I received an email late last night from a client with whom I recently met in my office. The client’s elderly parents, both mother and father (80s an 90s), have had some serious medical problems over past few months. It now appears that both of them will be needing skilled nursing home care in the near future, if not immediately.
In our office conference we discussed the process involved in planning for Medicaid benefits to pay for the nursing home care for both parents. The client retained us to engage in Medicaid planning for the parents. We provided the client with our Medicaid planning questionnaire and asked that it be completed as soon as possible, and we would prepare the Medicaid plan as quickly as possible (probably within two weeks). I assured the client, based on the information already provided that we could work to have the client’s parents eligible for Medicaid nursing home benefits by the end of next month at the latest. The email from the new client related a conversation had with a “well meaning friend.” The “friend” urged my new client to immediately withdraw all of the client’s parents’ financial assets and place them into new accounts titled just in the client’s name. The client wanted to know whether that is something that should be done to preserve the parents’ assets.
My response was that the client certainly should not take that action. Neither should ownership of the parents’ home be transferred outright to the client, as another friend recommended. (We will consider whether it is appropriate to use an enhanced life estate deed, or “lady bird deed” for the transfer of the home to the client at some point – within the legal parameters allowed by Medicaid law – protecting the home without incurring a penalty period that could eliminate receipt of Medicaid benefits.)
As I explained to my client, such transfers would be deemed “uncompensated transfers” by the Florida Department of Children and Families (“DCAF”), the state agency that handles applications for Medicaid benefits for nursing home costs. Uncompensated transfers will result in a “penalty period” during which neither parent would be eligible for Medicaid benefits to pay for their nursing home care, and someone, likely my client, would be required to either pay the nursing home, or take care of the parents at home.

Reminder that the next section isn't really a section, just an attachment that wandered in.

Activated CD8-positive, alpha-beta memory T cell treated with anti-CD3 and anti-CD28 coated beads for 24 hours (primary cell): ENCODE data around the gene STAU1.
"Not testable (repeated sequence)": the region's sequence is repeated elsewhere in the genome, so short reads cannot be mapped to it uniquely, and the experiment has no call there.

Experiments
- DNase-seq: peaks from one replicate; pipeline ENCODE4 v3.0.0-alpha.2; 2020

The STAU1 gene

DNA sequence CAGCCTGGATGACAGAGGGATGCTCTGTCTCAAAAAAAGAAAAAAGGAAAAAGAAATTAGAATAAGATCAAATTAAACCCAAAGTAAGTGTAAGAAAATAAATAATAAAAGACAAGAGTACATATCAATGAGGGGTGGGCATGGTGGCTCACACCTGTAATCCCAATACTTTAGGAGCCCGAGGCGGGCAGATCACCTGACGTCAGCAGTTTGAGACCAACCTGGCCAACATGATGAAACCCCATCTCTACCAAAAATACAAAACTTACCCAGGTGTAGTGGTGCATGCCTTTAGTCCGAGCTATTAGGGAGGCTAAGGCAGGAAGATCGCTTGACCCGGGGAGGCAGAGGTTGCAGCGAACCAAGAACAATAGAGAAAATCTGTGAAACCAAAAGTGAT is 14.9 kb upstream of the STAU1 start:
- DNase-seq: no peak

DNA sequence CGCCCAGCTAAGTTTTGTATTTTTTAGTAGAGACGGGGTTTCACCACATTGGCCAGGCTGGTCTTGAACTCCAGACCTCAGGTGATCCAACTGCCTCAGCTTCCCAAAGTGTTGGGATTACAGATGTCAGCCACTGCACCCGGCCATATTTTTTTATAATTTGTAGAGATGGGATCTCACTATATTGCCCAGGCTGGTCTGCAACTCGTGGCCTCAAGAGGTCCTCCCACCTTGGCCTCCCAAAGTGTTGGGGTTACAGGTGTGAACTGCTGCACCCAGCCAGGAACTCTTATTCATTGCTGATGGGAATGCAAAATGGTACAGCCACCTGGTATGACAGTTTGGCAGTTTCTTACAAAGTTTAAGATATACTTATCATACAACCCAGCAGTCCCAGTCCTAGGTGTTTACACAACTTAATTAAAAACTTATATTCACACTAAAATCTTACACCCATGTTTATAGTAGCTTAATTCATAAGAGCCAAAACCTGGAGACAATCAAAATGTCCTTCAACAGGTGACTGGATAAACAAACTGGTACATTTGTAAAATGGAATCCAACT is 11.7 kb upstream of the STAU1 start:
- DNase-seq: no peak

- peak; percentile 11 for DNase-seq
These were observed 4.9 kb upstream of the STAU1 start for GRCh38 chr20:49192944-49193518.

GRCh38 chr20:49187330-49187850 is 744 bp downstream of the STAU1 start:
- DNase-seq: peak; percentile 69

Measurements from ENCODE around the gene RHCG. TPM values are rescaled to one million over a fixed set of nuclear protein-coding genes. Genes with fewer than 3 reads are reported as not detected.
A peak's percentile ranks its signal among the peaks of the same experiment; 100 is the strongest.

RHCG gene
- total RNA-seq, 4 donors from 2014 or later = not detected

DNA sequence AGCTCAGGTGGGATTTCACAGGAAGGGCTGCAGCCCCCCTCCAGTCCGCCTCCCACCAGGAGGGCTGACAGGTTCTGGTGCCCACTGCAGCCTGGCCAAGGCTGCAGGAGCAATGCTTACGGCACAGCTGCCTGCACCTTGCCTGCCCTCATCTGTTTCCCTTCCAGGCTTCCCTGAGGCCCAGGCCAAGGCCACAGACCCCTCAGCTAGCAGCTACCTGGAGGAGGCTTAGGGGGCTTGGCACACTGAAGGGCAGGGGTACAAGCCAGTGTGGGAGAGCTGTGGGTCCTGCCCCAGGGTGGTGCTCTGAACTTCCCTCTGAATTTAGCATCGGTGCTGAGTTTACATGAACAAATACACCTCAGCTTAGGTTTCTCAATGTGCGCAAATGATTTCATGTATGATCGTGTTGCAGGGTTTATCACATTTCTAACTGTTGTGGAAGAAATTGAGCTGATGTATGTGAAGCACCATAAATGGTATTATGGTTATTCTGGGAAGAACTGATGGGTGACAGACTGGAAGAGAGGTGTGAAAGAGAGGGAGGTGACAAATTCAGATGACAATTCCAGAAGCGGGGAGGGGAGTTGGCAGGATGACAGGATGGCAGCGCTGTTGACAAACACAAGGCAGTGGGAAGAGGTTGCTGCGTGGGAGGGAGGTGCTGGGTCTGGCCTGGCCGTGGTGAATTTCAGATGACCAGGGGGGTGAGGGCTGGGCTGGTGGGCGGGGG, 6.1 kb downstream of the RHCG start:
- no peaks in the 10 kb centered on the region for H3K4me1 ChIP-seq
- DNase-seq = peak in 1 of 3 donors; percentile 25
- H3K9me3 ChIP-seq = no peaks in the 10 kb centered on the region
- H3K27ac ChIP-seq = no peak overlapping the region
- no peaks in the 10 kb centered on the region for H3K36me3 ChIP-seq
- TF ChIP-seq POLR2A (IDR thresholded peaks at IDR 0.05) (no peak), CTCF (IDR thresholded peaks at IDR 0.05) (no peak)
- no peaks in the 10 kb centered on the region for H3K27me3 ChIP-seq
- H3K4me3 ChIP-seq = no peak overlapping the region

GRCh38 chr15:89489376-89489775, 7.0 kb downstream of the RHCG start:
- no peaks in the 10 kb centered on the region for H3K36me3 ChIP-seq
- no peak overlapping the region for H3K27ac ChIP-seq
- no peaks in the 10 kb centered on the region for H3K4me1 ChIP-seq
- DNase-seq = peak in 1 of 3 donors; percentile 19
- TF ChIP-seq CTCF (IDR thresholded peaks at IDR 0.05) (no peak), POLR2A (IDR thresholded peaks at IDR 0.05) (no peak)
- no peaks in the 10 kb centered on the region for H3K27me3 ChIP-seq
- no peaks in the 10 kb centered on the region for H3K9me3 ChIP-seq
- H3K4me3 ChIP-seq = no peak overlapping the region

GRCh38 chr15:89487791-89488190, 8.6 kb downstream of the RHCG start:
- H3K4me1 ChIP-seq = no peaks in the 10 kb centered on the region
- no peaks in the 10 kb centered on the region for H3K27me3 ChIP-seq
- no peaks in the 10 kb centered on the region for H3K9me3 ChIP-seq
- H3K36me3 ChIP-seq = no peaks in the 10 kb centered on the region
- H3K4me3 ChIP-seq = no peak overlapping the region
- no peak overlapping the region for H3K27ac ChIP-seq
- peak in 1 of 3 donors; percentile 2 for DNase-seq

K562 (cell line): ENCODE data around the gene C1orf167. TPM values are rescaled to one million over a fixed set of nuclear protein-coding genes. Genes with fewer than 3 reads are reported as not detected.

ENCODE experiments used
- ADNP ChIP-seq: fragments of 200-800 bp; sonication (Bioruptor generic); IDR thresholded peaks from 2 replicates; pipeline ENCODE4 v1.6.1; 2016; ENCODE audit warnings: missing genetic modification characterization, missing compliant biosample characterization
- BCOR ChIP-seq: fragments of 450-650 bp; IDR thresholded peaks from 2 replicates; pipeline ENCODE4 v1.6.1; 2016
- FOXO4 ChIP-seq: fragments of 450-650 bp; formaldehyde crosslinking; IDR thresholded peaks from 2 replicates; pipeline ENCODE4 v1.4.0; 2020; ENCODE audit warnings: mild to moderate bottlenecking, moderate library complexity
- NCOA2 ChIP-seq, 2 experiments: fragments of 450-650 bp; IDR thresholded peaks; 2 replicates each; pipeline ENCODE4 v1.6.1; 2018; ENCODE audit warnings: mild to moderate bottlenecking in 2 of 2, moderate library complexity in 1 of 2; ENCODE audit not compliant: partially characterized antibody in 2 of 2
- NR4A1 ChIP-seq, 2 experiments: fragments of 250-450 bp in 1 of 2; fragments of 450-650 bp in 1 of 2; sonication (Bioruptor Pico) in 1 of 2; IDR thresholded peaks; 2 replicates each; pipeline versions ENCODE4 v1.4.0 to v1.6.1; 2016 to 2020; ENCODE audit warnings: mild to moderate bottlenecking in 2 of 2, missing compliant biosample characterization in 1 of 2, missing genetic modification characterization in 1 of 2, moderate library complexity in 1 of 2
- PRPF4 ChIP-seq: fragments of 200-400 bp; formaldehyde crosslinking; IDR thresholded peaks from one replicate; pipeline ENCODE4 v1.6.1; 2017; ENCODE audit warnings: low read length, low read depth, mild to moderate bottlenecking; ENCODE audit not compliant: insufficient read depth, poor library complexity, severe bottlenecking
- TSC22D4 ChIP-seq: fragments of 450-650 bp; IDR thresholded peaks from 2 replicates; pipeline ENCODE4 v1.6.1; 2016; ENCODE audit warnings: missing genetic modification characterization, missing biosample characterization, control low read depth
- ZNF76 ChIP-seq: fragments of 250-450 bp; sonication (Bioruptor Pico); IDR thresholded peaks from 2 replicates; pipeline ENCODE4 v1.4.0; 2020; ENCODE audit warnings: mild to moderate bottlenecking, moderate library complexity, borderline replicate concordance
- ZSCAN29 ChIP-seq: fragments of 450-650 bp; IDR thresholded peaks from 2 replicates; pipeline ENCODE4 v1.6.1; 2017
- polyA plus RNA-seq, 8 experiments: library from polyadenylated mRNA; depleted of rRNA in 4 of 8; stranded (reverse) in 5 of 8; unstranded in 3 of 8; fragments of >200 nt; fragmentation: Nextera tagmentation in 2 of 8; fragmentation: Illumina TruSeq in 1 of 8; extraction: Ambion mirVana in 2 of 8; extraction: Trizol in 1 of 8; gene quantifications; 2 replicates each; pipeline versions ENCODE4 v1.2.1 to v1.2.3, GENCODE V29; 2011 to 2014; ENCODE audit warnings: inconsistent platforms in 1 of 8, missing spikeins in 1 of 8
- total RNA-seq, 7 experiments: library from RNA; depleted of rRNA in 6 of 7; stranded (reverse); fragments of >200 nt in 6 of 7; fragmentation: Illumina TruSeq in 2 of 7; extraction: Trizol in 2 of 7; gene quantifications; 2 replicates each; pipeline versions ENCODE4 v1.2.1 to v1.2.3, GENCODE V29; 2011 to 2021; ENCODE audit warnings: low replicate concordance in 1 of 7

Anticipating the next question would be how would DCAF learn about the transfers (a question often raised in my consultations with clients about Medicaid planning), I explained that the State (through DCAF) has access to many financial records and the public records to verify asset ownership, asset transfers, and other information, that allows the case worker to verify much of what is placed in the application for Medicaid nursing home benefits. Banks and other financial institutions also keep detailed records on the opening and closing of accounts, that can be obtained from the financial institutions.
More importantly, I explained to the client that the application for Medicaid benefits to pay for nursing home costs requires that all uncompensated transfers over the past five years (60 months) be disclosed on the application. Failure to accurately complete the Medicaid application, either by omitting transfers that should be included to misstating the character of a transfer, could result in prosecution for Medicaid fraud. A conviction for Medicaid fraud could result in a prison sentence for the person completing the Medicaid application. I cautioned the client that during the term of imprisonment, there would be no one to care for the client’s parents, who would be ineligible for Medicaid to pay for their nursing home care. Where would they go?
I then reiterated our earlier conversation in my office. There are planning options that are completely legal that can be taken to qualify elderly family members for Medicaid benefits to pay for nursing home care, and still preserve substantial assets for family members to provide care and support for the elderly person that otherwise is not covered by Medicaid benefits. Proper Medicaid planning allows assets to be preserved for the parents’ needs beyond the benefits provided by Medicaid, consistent with family objectives, ensures that the elderly infirm parents will be properly cared for at all times, and avoids any issues that could lead to prosecution or imprisonment.
When planning for Medicaid eligibility, it’s best to keep it legal!